03 MARCH, 2021


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Good morning ☀️ ️

In the past week, two Africans have been appointed to lead International agencies; Rebecca Enonchong who’s VP of the WHO foundation and Makhtar Diop who’s now the CEO of the IFC.

In today’s edition:

  • Fibre provides answers
  • Somalia and mobile money
  • South Africa’s Section 12J

Fibre.ng provides some answers

In Monday’s newsletter, I asked “what’s happening with Fibre?” after a few of the proptech’s tenants received notices terminating their leases. It was one of the few times that Fibre, Nigeria’s premier proptech company has been in the news in recent times.

I spoke to the company’s director of operations, Munachi Ogbonna to clarify the situation and provide some context. It turns out that those moves are essentially about the company’s bottomline.

The company said it is auditing its portfolio and moving away from properties that are unprofitable.

From the horse’s mouth: We are not asking people to leave some of these properties because we’re not in the business of providing a service. The properties that are non-performing, we’re simply not renewing our lease there. We are getting into an arrangement with property owners of those buildings for those tenants who want to continue to stay there.”

If you still have doubts, Munachi says, “we’ll have this conversation in 2022 and it will be about what Fibre has been doing. We’re very much around for the long term.”


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Somalia awards its first mobile money licence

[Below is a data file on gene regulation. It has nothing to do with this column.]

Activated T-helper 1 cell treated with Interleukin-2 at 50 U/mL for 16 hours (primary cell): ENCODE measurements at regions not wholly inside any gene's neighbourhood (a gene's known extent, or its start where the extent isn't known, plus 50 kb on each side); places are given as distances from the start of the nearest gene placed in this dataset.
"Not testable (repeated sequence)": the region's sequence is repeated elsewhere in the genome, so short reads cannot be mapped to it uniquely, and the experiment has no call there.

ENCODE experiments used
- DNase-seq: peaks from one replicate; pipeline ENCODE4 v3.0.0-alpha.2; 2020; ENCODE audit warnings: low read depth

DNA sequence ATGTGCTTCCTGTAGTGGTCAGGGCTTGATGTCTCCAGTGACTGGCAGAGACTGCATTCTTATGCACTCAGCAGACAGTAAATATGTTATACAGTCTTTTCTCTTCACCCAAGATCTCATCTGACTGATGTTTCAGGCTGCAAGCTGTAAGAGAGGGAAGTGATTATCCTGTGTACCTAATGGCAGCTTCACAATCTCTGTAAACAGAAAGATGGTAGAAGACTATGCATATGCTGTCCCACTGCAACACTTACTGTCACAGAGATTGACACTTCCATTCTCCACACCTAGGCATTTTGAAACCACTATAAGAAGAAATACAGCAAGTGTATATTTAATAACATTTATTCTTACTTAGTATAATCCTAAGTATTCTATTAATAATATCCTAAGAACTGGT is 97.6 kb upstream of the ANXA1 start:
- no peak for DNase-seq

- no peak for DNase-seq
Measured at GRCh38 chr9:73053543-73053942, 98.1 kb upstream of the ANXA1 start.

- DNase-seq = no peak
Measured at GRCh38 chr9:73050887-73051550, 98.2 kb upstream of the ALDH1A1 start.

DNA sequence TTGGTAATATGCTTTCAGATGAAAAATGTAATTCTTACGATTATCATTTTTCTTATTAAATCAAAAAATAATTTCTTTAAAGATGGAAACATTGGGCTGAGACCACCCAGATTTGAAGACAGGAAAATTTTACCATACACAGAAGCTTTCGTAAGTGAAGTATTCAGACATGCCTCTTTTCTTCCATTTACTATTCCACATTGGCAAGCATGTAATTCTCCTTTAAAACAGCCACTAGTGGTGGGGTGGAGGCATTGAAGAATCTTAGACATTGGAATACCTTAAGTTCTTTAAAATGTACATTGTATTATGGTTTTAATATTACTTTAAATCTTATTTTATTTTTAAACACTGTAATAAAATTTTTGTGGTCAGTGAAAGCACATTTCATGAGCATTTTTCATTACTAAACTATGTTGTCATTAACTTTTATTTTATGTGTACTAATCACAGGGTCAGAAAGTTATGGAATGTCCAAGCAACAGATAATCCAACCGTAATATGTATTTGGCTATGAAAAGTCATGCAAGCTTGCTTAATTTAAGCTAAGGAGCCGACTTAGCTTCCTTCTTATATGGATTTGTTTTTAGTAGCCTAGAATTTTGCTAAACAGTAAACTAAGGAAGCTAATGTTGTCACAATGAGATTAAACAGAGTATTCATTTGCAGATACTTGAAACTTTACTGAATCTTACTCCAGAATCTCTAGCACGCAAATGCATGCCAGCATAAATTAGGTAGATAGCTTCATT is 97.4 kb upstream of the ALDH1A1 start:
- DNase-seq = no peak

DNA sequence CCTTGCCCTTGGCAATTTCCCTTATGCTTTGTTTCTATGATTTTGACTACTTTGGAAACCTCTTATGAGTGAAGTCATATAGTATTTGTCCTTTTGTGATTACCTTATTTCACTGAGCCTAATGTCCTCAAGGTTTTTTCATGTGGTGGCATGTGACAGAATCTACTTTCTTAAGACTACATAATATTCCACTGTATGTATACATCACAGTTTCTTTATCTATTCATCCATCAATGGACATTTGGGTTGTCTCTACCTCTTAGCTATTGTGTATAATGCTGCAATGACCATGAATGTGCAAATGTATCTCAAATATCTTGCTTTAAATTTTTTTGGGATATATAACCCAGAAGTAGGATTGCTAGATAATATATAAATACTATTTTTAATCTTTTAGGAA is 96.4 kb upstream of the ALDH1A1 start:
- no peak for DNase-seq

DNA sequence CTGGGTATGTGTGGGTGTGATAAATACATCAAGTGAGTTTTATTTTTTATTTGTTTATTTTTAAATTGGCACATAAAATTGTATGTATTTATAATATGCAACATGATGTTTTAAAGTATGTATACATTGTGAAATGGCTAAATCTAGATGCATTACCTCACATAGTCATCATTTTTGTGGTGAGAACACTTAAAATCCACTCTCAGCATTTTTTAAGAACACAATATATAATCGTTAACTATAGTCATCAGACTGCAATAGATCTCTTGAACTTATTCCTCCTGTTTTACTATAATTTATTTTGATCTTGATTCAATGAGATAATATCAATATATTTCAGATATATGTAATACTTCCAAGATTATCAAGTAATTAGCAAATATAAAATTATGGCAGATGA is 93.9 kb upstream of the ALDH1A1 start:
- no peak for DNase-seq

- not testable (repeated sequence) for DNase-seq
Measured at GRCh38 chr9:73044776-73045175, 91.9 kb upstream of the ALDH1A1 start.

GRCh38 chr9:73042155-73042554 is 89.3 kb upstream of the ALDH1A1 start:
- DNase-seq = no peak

The Horn of Africa has finally joined the rest of Africa in integrating a mobile money payment system.

The Central Bank of Somalia awarded Hormuud Telecom, the largest telecom service provider in the country, with its first mobile money license. Hormuud Telecom also operates electronic voucher cards in Somalia.

According to a statement from the country’s Central Bank: “The Central Bank of Somalia issued today Mobile Money license to Hormuud Telecom under the provision of mobile money service within the Federal Republic of Somalia.”

“In formalizing our existing digital payments infrastructure, we are accelerating the integration of Somalia’s financial system into the global economy.”

Read more: Central Bank Of Somalia Has Awarded The First Mobile Money License To A Telecom Company

South Africa is putting the brakes on Section 12J

The what: Section 12J of the Income Tax Act No. 58 of 1962

The why: Section 12J allows South African taxpayers to invest in local companies and to receive a tax deduction of up to 100%. The entire amount that is invested can be deducted from the investor’s taxable income.

Basically, it incentivised people and businesses to invest in local companies.

And now….all of that is coming to an end after South Africa’s National Treasury announced it’s putting a stop to Section 12J. According to one publication; “while the incentive attracted billions in investments, only 37% of qualifying companies added new jobs after receiving venture capital funding.

According to one publication, this was because many people abused the system. Instead of growing new companies, wealthy taxpayers used the 12J incentive to invest in low-risk ventures.”

Read more South Africa’s tech startup industry to take a hit after Section 12J tax change


As industry experts and architects of continuity, Vertiv collaborates with customers to envision and build future-ready infrastructure. We leverage our portfolio of hardware, software, analytics, and services to ensure a customer’s vital applications run continuously, perform optimally, and scale with business needs.

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Written by – Olumuyiwa

Edited by – Edwin Madu & Koromone Koroye


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